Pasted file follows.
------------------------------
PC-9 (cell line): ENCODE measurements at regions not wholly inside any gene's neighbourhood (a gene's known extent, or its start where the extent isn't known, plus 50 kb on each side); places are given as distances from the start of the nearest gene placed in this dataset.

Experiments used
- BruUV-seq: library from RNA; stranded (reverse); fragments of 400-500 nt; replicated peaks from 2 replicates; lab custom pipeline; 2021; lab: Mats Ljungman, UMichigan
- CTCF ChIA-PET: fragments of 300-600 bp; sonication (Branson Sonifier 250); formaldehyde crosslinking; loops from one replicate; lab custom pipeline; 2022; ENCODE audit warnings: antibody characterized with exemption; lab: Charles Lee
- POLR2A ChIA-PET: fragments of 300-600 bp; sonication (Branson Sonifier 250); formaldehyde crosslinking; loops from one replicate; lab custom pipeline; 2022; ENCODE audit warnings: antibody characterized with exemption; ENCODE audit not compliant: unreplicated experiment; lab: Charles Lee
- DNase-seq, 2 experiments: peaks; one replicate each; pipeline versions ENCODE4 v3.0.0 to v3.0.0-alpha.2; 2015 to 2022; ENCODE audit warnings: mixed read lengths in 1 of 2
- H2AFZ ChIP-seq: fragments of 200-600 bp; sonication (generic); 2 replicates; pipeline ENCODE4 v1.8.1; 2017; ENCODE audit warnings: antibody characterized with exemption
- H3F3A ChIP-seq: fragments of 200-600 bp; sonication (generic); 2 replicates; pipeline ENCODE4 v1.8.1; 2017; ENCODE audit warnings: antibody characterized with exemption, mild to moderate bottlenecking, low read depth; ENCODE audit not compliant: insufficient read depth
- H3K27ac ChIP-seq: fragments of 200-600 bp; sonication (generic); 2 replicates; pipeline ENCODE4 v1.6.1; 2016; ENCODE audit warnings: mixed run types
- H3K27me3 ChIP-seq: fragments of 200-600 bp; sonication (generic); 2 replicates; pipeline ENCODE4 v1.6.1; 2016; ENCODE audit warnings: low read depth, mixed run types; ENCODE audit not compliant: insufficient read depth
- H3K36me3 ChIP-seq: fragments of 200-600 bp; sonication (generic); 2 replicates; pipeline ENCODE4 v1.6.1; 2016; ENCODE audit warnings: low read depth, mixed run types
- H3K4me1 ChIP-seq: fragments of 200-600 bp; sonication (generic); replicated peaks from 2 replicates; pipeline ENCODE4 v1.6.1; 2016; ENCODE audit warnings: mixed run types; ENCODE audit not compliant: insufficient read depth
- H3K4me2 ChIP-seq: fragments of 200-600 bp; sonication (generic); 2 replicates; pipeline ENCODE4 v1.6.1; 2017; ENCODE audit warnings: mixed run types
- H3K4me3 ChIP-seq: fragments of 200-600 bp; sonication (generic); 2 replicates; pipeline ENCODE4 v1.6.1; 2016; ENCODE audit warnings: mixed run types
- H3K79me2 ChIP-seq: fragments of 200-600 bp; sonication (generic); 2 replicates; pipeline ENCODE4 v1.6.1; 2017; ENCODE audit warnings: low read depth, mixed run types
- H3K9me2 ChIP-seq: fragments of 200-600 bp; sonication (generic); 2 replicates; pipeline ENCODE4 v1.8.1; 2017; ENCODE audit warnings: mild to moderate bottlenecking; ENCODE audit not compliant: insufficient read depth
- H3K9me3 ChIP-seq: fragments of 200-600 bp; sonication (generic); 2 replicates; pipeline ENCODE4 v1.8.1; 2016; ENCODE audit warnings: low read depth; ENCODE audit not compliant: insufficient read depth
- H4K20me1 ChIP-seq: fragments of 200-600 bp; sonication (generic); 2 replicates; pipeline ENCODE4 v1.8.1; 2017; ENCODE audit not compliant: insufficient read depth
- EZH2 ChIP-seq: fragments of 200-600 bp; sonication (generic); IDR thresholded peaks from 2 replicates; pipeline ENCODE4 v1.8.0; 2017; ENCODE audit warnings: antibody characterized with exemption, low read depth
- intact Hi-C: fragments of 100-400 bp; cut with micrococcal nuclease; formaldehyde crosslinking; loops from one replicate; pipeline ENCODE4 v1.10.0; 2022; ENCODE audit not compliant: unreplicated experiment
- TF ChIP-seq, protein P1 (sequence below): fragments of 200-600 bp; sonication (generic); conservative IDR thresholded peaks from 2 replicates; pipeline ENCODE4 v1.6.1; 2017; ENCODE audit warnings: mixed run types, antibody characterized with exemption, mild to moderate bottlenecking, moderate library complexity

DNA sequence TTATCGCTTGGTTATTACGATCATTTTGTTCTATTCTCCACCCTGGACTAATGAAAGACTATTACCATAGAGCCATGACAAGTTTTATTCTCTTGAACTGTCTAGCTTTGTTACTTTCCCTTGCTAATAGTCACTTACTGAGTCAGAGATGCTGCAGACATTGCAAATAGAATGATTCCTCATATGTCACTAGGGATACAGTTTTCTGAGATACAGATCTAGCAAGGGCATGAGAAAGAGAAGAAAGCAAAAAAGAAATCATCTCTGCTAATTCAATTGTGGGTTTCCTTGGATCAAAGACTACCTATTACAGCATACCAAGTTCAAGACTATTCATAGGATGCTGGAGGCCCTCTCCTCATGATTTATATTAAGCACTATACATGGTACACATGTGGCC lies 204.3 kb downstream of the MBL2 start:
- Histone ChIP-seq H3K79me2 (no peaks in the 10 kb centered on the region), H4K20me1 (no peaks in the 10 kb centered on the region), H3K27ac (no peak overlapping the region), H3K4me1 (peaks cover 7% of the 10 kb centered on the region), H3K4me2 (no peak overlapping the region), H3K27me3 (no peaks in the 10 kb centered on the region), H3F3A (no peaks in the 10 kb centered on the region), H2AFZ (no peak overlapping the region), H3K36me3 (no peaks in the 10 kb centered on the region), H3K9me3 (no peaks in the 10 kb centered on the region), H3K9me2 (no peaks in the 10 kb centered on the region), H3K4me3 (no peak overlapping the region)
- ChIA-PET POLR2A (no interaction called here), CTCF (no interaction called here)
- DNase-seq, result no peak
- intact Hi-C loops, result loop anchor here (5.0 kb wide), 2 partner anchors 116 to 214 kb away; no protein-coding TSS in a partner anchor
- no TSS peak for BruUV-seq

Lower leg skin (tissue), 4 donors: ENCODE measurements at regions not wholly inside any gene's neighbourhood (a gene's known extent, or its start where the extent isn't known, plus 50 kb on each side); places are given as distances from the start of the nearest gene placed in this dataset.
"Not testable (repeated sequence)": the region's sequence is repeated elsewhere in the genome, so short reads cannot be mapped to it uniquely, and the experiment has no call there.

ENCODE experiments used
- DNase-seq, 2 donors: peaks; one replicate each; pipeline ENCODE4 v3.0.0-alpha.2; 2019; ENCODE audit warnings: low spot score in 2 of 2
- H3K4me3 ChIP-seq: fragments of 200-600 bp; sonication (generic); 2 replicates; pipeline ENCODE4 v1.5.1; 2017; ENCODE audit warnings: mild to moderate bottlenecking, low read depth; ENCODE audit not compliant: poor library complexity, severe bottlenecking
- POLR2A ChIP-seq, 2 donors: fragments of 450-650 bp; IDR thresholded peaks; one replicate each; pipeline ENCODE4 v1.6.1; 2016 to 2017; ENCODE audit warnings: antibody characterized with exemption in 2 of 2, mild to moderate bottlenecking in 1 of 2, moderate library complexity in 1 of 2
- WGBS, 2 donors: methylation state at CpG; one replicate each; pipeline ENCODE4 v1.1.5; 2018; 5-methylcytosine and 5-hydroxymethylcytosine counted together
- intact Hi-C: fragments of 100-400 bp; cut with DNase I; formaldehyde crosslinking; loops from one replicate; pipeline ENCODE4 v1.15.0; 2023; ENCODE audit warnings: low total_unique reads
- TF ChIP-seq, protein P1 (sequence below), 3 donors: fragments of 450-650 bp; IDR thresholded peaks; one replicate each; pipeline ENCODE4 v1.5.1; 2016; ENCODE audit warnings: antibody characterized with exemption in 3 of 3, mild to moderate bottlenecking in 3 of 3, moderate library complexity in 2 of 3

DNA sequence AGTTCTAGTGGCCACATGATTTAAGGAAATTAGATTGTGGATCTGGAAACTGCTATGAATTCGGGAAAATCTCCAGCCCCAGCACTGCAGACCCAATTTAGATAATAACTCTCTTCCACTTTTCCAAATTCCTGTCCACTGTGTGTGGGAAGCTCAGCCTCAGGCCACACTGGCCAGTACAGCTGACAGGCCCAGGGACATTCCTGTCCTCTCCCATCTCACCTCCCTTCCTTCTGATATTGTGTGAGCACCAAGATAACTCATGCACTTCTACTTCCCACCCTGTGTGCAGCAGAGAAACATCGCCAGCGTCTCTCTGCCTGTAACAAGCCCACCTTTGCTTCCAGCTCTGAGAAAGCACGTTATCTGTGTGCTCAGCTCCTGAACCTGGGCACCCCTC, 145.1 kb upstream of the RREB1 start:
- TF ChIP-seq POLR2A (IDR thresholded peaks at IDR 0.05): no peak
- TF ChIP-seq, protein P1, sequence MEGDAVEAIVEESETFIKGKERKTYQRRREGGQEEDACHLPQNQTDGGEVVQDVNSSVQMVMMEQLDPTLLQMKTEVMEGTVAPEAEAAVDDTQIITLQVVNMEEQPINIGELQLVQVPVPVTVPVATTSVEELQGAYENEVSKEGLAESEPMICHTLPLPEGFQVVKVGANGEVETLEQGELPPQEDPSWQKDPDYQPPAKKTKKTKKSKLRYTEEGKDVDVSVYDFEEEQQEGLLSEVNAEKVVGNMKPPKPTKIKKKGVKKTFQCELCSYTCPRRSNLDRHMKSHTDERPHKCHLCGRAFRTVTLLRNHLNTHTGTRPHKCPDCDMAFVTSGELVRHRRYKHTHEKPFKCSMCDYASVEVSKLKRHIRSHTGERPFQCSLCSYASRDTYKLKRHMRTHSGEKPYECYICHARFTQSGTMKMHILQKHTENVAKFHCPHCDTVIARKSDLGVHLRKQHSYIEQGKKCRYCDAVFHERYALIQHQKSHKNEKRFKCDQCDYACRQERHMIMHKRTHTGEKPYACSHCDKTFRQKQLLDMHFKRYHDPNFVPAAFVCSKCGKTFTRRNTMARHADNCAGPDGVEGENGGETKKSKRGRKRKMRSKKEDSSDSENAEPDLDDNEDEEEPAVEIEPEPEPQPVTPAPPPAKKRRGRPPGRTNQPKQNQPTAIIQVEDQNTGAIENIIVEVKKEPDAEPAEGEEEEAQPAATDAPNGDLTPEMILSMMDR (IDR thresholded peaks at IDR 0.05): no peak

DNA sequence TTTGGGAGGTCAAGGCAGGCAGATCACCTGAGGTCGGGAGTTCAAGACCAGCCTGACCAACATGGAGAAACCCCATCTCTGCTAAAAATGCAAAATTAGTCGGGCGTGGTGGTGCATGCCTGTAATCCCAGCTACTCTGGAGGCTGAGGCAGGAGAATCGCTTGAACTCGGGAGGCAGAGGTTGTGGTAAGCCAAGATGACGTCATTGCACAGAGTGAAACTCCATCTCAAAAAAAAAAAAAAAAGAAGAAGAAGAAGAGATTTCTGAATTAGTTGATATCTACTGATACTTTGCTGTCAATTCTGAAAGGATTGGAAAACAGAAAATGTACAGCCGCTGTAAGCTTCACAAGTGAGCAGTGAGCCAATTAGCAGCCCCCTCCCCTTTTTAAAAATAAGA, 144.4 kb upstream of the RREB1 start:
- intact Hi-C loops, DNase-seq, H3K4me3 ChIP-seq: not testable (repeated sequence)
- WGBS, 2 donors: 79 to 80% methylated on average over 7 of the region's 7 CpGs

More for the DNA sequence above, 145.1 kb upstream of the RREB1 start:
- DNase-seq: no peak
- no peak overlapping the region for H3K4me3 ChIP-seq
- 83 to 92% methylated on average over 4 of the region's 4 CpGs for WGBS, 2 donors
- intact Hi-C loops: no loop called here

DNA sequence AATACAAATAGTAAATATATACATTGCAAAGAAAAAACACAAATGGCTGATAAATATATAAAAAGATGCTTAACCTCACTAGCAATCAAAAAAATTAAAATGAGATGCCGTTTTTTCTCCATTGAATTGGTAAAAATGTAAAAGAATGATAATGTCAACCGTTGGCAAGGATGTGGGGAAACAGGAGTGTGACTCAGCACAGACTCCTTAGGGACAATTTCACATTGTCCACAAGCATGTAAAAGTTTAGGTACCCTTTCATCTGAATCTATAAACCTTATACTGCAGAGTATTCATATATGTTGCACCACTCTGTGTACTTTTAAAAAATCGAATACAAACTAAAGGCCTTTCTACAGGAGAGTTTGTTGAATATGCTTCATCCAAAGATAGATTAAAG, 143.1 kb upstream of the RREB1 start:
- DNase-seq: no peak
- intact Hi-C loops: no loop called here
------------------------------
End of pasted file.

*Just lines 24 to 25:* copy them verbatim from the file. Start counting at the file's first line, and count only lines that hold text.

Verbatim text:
- ChIA-PET POLR2A (no interaction called here), CTCF (no interaction called here)
- DNase-seq, result no peak